Previously we’ve seen actor-director Jim Cummings attempting to navigate a custody battle whilst processing his own grief in his breakthrough feature Thunder Road, then he went on to confront his daddy issues and catch a murderous werewolf in his follow up effort, The Wolf of Snow Hollow. In his latest project, The Beta Test it’s the world of top Hollywood talent agencies and saucy sexual encounters that find themselves under his cinematic spotlight. Cummings certainly can’t be accused of unoriginality or creative complacency, that’s for sure.
For his latest film he collaboratively writes and directs with PJ McCabe, who also stars alongside him in the film. Cummings plays Jordan Hines, a successful talent agent in Hollywood who’s in the midst of planning his wedding with fiancé Caroline, played by Virginia Newcomb, whilst McCabe plays his best friend and work colleague, PJ. The pair are working tirelessly to close a deal with an important client, however when Jordan receives a mysterious invitation all of his plans begin to fall apart.
The film starts with an immediately gripping sequence full of suspense and brutal violence, a scene that wouldn’t be out of place in any typical big budget thriller. Although, whilst not a completely true indication of what is to come later in the film it does set up the basic premise of The Beta Test well. It introduces audiences to the mysterious purple envelope clad invitation that Jordan will soon receive, welcoming him to an anonymous sexual encounter with an unnamed admirer. Of course Jordan accepts the invitation, ultimately endeavouring to discover who is behind it and as a result his increasing paranoia becomes the driving force behind the film’s narrative.
Those who are familiar with Cumming’s previous films will know that he plays characters on the edge very convincingly and The Beta Test is no different as he delivers a collection of his trademark breakdown sequences here as well. These contribute in further establishing him as an actor who is a master of taking his characters right to their limit and back again. In addition to this his paranoia is also conveyed by the frantic editing and range of camera angles his scenes are shot from. These creatively show audiences just how far from content Jordan is whilst dealing with the unusual events happening to him, whilst simultaneously being affected by his own uncomfortableness existing in a post-Weinstein era of cancel culture and digital footprints. Christian Bale’s energy as Patrick Bateman from American Psycho comes immediately to mind whilst watching Cummings, who only ever feels a few small steps away from producing a nail gun or chainsaw of his own. Even if at times his constant agitation can begin to become tiresome there’s no denying that he delivers characters like this expertly.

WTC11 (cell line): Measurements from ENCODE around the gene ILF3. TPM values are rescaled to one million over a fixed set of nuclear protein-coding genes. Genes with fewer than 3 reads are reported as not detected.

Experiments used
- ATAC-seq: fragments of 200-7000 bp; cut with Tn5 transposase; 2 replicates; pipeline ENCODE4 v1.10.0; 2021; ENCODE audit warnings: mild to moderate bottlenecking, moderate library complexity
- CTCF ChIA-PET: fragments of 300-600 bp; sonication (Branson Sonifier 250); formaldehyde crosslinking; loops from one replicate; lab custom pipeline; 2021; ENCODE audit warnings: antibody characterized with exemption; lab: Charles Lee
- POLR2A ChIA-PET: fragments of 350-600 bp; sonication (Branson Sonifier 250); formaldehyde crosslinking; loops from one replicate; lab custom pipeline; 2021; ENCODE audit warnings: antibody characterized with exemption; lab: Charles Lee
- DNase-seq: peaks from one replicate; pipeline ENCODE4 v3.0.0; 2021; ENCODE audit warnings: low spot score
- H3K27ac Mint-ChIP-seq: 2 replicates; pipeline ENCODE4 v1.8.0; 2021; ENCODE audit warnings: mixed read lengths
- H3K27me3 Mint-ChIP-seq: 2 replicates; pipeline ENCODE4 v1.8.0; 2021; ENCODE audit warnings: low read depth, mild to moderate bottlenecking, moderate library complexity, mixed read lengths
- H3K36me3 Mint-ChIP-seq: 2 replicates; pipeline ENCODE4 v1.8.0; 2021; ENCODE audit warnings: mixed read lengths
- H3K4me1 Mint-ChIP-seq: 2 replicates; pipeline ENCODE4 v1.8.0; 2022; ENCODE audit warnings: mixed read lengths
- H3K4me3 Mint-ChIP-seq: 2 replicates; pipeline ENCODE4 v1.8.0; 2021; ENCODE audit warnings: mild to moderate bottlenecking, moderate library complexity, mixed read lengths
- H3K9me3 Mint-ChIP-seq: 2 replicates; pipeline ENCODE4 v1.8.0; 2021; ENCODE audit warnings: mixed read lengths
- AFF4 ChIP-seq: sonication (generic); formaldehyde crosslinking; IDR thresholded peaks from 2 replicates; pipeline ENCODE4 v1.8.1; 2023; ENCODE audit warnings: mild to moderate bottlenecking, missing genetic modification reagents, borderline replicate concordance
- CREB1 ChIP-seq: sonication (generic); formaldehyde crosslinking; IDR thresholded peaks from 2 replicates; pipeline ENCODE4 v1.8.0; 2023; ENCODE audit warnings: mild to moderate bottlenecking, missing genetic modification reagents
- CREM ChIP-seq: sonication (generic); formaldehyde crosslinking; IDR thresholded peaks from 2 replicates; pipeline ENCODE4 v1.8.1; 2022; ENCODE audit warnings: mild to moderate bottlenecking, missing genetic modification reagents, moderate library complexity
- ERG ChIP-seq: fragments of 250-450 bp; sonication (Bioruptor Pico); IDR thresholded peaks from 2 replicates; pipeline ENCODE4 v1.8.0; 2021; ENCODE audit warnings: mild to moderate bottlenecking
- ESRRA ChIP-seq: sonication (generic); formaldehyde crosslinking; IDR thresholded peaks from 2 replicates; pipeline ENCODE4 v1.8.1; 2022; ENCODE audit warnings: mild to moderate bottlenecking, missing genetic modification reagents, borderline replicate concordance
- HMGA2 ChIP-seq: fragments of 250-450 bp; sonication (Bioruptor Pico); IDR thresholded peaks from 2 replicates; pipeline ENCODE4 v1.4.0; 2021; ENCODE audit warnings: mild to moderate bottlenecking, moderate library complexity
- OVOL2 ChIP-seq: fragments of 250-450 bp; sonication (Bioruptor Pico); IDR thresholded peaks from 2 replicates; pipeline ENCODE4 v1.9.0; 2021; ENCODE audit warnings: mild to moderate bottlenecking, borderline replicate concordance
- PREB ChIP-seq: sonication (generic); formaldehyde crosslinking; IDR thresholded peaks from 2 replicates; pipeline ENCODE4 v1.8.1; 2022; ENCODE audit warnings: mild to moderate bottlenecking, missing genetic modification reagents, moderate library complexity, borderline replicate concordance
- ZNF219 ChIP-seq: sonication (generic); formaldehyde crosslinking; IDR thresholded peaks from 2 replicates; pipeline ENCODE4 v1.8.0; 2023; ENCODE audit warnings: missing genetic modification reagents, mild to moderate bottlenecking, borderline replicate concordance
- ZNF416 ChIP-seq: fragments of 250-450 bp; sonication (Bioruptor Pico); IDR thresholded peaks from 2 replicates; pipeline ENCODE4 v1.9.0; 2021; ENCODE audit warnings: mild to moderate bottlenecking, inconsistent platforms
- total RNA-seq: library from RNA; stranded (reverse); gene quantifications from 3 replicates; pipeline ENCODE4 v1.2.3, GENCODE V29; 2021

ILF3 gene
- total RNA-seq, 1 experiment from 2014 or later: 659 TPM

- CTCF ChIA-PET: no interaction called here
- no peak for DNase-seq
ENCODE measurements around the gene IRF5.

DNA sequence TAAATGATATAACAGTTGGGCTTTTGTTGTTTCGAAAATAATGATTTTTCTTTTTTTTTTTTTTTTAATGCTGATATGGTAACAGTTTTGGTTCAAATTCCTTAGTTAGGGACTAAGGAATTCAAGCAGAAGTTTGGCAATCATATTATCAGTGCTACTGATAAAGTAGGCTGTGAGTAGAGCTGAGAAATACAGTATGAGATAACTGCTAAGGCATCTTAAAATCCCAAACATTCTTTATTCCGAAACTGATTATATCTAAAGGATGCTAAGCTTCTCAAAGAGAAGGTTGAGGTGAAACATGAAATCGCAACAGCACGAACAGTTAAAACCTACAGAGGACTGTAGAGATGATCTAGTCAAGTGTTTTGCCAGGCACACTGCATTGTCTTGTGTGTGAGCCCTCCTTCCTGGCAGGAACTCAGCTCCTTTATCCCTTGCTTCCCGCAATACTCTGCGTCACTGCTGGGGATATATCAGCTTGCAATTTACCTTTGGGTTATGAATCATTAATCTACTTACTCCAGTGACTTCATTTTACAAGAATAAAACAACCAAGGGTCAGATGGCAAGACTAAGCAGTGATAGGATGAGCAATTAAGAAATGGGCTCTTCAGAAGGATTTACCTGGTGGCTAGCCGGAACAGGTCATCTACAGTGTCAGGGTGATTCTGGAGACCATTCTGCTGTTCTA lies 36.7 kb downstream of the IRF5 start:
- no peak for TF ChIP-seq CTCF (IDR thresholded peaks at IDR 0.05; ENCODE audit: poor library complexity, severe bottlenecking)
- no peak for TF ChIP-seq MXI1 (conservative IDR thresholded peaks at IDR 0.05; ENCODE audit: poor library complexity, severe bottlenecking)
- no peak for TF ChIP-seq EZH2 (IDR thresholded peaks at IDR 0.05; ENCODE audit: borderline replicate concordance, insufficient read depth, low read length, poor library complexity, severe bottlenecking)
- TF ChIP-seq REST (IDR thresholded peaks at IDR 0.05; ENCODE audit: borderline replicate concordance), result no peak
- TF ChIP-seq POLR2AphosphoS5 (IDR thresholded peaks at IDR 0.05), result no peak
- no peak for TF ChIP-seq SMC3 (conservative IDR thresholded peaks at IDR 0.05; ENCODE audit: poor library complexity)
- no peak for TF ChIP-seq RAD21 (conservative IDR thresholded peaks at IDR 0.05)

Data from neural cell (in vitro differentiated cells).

The film’s narrative is constructed well too, the attention grabbing opening unlocks the potential fallout of the anonymous invitations. Then Jordan’s involvement and subsequent investigation allows audiences a fuller understanding of the unfolding mystery. Things take somewhat of a downward spiral though when this mystery is neglected in place of a greater focus on Jordan and Caroline’s relationship, however the constant satire on Hollywood means that The Beta Test is mostly entertaining and consistently has something more to say than any average thriller.
There’s no doubt that Cummings continues to impress, conquering another genre in his ever expanding repertoire of films – he really does have that rare I can’t wait to see what he does next, excitement about him that in all honesty can’t be said about the majority of directors working today. The Beta Test is a timely satire on Hollywood successfully meshed with erotic-thrillers of previous cinematic decades. His leading performance as the unhinged and ever on the edge talent agent is convincing as always, however a break from this kind of character in future roles would do him no harm. Nonetheless, it’s what’s needed here and his portrayal will most likely make audiences’ skin crawl as he holds up a telling mirror to Hollywood, exposing the attitudes and behaviour that are unfortunately still prevalent in the industry today. Too soon? Absolutely not, and Cummings isn’t wasting any time.
Blue Finch Film Releasing presents The Beta Test in cinemas 15 October, 2021